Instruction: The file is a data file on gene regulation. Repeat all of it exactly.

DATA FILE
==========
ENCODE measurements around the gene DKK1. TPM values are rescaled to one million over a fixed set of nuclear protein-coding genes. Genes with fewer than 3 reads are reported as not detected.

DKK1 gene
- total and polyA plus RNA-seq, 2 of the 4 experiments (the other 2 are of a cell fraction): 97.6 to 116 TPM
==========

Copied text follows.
ENCODE measurements around the gene DKK1. TPM values are rescaled to one million over a fixed set of nuclear protein-coding genes. Genes with fewer than 3 reads are reported as not detected.

DKK1 gene
- total and polyA plus RNA-seq, 2 of the 4 experiments (the other 2 are of a cell fraction): 97.6 to 116 TPM